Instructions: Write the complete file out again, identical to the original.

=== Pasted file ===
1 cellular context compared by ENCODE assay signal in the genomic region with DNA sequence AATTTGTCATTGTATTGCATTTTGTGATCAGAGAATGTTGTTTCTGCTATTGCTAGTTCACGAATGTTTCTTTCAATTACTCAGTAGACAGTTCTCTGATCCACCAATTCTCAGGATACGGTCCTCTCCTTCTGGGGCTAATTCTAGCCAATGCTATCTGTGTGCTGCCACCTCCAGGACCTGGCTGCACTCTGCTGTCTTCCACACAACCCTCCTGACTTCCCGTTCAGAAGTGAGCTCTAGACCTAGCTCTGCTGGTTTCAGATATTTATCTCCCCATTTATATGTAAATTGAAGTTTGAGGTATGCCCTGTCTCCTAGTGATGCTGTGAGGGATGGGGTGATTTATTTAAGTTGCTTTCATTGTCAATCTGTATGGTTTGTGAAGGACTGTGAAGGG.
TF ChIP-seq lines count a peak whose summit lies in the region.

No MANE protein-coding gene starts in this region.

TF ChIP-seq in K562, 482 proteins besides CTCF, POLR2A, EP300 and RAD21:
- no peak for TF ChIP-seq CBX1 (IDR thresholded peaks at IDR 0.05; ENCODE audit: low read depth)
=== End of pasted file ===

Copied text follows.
1 cellular context compared by ENCODE assay signal in the genomic region with DNA sequence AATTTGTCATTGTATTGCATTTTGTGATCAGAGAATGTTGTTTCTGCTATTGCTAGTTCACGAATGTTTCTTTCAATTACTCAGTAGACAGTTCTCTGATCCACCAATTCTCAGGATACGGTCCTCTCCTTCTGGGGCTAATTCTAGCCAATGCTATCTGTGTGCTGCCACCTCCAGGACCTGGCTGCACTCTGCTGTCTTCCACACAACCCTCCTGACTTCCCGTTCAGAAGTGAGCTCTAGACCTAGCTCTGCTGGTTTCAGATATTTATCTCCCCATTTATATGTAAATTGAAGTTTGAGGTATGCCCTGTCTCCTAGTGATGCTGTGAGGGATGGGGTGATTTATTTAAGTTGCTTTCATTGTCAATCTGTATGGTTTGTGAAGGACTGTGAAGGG.
TF ChIP-seq lines count a peak whose summit lies in the region.

No MANE protein-coding gene starts in this region.

TF ChIP-seq in K562, 482 proteins besides CTCF, POLR2A, EP300 and RAD21:
- no peak for TF ChIP-seq CBX1 (IDR thresholded peaks at IDR 0.05; ENCODE audit: low read depth)